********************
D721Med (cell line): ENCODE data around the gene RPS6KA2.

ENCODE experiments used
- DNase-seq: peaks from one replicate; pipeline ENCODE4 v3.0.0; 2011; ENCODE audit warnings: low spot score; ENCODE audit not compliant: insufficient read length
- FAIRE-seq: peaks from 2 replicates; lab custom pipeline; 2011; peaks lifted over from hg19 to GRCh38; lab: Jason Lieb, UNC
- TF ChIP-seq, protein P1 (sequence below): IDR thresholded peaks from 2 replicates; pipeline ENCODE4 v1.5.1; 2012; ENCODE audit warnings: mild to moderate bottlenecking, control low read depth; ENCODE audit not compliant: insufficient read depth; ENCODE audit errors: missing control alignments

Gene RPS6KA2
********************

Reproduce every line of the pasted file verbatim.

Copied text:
D721Med (cell line): ENCODE data around the gene RPS6KA2.

ENCODE experiments used
- DNase-seq: peaks from one replicate; pipeline ENCODE4 v3.0.0; 2011; ENCODE audit warnings: low spot score; ENCODE audit not compliant: insufficient read length
- FAIRE-seq: peaks from 2 replicates; lab custom pipeline; 2011; peaks lifted over from hg19 to GRCh38; lab: Jason Lieb, UNC
- TF ChIP-seq, protein P1 (sequence below): IDR thresholded peaks from 2 replicates; pipeline ENCODE4 v1.5.1; 2012; ENCODE audit warnings: mild to moderate bottlenecking, control low read depth; ENCODE audit not compliant: insufficient read depth; ENCODE audit errors: missing control alignments

Gene RPS6KA2